Published on August 19th, 2016 | by Barnetty Kusher0
Kubo And The Two Strings
Kubo who carries around a magical shamisan (Japanese 3 string guitar).
Kubo (Art Parkinson) spends his days venturing from his home high atop a
mountain to a small village where he uses his magical instrument to create
amazing origami figurines to tell extraordinary stories to the local
villagers. The stories he shares are the same ones told to him by his
mother about an Evil Moon King that is hellbent on stealing Kubo’s other
eye, and his brave father who sacrificed his own life to protect his
The dramatic first scenes of the movie begin with an infant Kubo and his
mother washing ashore escaping danger. The treacherous journey has left
Kubo’s mother extremely weak and spending most days in a catatonic type
state. She regularly comes to at dusk where she continues to tell Kubo
stories of his warrior father’s quest to locate 3 key elements to defeat
the Moon King: the unbreakable sword, a suit of armor, and a golden helmet.
It really is heartbreaking the length Kubo takes when it comes to caring
for his mother. He has learned to become pretty self sufficient, yet still
desiring to be a child and connect with both parents. This desire to
connect with his father’s spirit brings him to break a cardinal rule of
staying out past sunset. Breaking this rule causes him to come face to
face with the beings (his aunts) that took his first eye. Now, realizing
that the stories his mother told him were true, Kubo rmust complete his
father’s quest for the 3 elements and defeat the Moon King (Ralph Fiennes)
himself. And so begins the adventure of Kubo, along with a talking monkey
(Charlize Theron) appointed to protect him by his mother, an absent minded
Beetle (Matthew McConnahey) that once was a Samurai Warrior who believes
Kubo is his master, set out on their journey.
From Paranorm, the Boxtrolls to Coraline, Laika Studios has found their
niche with semi-monstrous dark children’s movies with its haunting yet
sweet storytelling and charm. Kubo and the Two Strings is a visually
stunning story with it’s handcrafted textures and Japanese mythological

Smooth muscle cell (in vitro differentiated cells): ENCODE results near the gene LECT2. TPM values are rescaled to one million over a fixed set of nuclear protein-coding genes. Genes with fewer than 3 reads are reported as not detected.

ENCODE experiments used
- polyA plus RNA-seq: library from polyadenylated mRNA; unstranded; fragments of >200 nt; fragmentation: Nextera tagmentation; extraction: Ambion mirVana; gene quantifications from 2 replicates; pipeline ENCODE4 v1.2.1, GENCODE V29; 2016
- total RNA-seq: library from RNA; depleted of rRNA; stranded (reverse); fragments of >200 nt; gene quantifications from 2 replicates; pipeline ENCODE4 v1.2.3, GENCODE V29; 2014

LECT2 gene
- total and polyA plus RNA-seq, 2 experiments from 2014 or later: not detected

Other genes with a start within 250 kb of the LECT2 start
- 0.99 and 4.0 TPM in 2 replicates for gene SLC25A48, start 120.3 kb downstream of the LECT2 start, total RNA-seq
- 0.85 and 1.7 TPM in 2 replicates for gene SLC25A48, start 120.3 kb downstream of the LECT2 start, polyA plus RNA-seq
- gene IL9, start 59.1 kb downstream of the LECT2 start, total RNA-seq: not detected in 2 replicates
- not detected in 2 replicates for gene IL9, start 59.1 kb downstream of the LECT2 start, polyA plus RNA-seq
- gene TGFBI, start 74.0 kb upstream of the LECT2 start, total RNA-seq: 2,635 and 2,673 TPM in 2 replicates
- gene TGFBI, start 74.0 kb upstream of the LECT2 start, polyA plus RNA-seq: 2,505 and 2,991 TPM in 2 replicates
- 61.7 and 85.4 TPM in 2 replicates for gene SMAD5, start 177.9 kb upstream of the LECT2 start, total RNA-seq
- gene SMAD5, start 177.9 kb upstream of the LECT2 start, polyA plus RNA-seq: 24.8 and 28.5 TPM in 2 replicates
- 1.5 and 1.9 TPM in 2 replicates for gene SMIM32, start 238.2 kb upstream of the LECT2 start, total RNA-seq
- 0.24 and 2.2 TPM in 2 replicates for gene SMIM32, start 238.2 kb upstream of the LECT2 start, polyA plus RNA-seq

fantasies is about sacrifice, the importance of family, and the stories
that bind people together. I would not be surprised if it received on
The dark and scary moments I would say are not suitable for children under
the age of 6.
Second review by Mallory Moreno
“If you must blink, do it now” or you might miss any number of details the
beautifully animated film, Kubo and the Two Strings, has to offer. Our
culturally rich journey begins with Kubo (Art Parkinson) and his mother
fleeing from his evil grandfather, the Moon King (Ralph Fiennes), after he
leaves Kubo with only one eye. Soon they settle in a cave where Kubo builds
a community around himself in a nearby Japanese village by using his
talents as a storyteller to charm the town’s people. With his stack of
origami papers and his shamisen that brings them to life he weaves tales of
Hanzo the Samurai. Soon though the danger his mother has tried so valiantly
to hide him from finds him and the real magic begins.
After he inadvertently summons an evil spirit from the past, Kubo is lead
on a quest by a monkey (Charlize Theron) to the far lands to recover three
pieces of a magical suit of armor. On their journey they find companionship
with a giant beetle (Matthew McConaughey) that they learn once belonged to
Kubo’s father’s army. The three are plagued by appearances from his aunts
(Rooney Mara) who try their best to keep Kubo from fulfilling his quest. In
the end Kubo is faced with having to choose immortality or to stay human
which we learn has a kind of magic all in its own.
Though I found parts of the film a bit dark for younger viewers it seems it
is a theme of the animated film studio Laika (Coraline, ParaNorman). There
was some comic relief through the banter of Charlize Theron (monkey) and
Mathew McConaughey (beetle) but the movie always circled backed to a more
serious tone. I also felt it could have done a better job of giving us a
back story about how Kubo comes to posses his magical items (origami papers
and his shamisen) and it glossed over some important details, like why his
mother is so fragile after they reach the cave, which we are left to assume
for ourselves. Kubo does however emphasize the power of our memories and
how important stories become in telling what one holds in his or her heart.
Kubo is thoughtful and weaves a story of how family shapes us but how in
the end we must forge our own path.
4/5 stars, great for the whole family.